Over the course of several jobs, I've gained a degree of experience working in China. To say it is challenging, even certain to result in numerous "learning experiences" (read: mistakes) has been, in my experience, an understatement. And while some of the lessons I learned are particular to the Chinese experience, most can be applied to ventures in other places around the world.
My next five posts will address lessons from foreign ventures in general. In this post I want to confine myself to elements unique to Chinese joint ventures, particularly those with government-owned entities.
In my career, I've had to deal with three of these beasts (joint ventures with government-owned entities), and the experience was consistent across all three. My primary observations are as follows:
- Government entities tend to focus on big, showcase events, not getting the day-to-day job done. This means attention is on signing deals, making announcements, and attracting attention, not necessarily on making things work.
- Every time I've counted on the Chinese partner to be responsible for some aspect of a Joint Venture (sales, market development, hiring, etc.,) I've been disappointed. My conclusion: You will own 100% of the day-to-day operations of the JV, no matter what the partner commits to during negotiations.
- Partners can get in the way of making decisions, particularly if those decisions include any element of "retrenching." These types of moves tend to result in a loss of face, and are often strongly opposed.
- Your technical know-how is not safe. It probably isn't safe with wholly-owned Chinese entities, either, but experiences seem to be worse where partners are involved.
I recall the high point of one of my Chinese joint ventures being the day we signed the contract. I found myself in a hotel lobby filled with TV cameras and reporters as we announced our new company and discussed our goals. Unfortunately, things went downhill from there. As implementation of the joint venture rolled forward, it was hard to get anyone in our partner's organization to pay attention to the project (outside of quarterly board meetings, which were exercises in form over function.) Responsibilities assigned to the partner were left undone -- in this case, the development of a sales organization -- and we had to step in and try to piece things together. Over the long haul this had a very detrimental impact on the project's development, and ultimately led to a shutdown.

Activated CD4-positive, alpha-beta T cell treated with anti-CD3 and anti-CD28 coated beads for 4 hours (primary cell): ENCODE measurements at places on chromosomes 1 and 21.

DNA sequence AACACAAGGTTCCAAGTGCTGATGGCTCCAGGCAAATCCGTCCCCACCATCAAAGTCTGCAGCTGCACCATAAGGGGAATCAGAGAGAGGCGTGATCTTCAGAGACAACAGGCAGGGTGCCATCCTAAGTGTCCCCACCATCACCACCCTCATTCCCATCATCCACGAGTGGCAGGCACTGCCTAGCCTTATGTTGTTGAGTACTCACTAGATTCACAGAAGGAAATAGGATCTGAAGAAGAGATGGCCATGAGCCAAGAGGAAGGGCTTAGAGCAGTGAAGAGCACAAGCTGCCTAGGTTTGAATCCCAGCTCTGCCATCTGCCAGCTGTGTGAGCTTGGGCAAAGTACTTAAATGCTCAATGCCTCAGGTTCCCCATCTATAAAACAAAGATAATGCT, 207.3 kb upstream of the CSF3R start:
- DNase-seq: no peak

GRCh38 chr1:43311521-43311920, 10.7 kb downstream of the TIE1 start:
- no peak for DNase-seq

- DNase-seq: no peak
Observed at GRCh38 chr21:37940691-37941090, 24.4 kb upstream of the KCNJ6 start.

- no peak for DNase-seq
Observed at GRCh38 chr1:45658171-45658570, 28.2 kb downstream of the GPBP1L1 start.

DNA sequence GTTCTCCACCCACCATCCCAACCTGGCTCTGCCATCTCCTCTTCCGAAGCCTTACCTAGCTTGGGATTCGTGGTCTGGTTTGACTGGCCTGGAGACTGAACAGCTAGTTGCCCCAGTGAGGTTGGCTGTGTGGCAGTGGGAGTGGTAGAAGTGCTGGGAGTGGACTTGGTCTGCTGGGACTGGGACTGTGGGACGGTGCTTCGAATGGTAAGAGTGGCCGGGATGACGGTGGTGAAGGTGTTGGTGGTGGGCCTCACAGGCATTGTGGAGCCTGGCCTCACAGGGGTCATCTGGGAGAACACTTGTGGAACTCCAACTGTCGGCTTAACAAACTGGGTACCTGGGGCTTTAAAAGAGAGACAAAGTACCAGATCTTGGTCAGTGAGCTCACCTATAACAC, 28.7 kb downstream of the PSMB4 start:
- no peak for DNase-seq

Another joint venture languished because we assigned the recruitment of key employees to the partner. The joint venture organization ended up staffed by hacks and pals of senior managers of the Chinese government-controlled partner. Ultimately, we had to step in and replace most of those employees, significantly delaying the early phases of the project and stunting its growth.
It is typical to have expectations for Chinese Joint Ventures that, when confronted with reality, require adjustments. In one JV, the partner became stuck on the idea that we needed an elaborate office building to gain sales -- this despite the fact that customers never visited our offices. I found myself fighting a long battle with the partner, attempting to conserve cash to cover operating expenses as we tried to build sales, rather than spending it all on a building. When I finally gave in, the building was contracted to friends of the Chinese partner's senior employees, and it was significantly over budget and was poorly constructed.
While I've never personally had technology stolen, I've heard countless stories of those who have. In one particularly extreme example, a JV had a competitor literally open up a few blocks down the road, and was staffed by several former JV and Partner employees, ones that had worked key jobs. The money behind that project? A governmental entity from a different "department." It was hard to believe the entire thing hadn't somehow been coordinated behind the scenes.
Based on my uniformly bad experiences with Chinese Joint Ventures, I recommend when considering one, just don't do it! Since you're likely to find yourself doing all the work, anyway, there is little sense in subjecting yourself to the risks and frustrations of a government-owned partner. 20.1
Other Recent Posts:
- The Audacity of Thieves
- You Might Need a Witness
- Hope for Innocence, Expect Duplicity
- Business Misuse of Email and Other Media
- Schemers scheme, enforcers enforce
- A Little Extra Compensation
- Being Friends with Subordinates
If you are intrigued by the ideas presented in my blog posts, check out some of my other writing.
Novels: LEVERAGE, INCENTIVIZE, DELIVERABLES and now HEIR APPARENT (published 3/2/2013) -- note, the Kindle version of DELIVERABLES (a prequel to HEIR APPARENT) is on sale for $2.99, as are various eVersions of LEVERAGE.
To the right is the cover for DELIVERABLES. This novel features a senior manager approached by government officials to spy on his employer, complete with a story about how a "deal" they are negotiating might put critical technical secrets into the hands of enemies of the United States. Of course, everything is not exactly as it seems....
My novels are based on extensions of 27 years of personal experiences as a senior manager in public corporations.
Non-Fiction: NAVIGATING CORPORATE POLITICS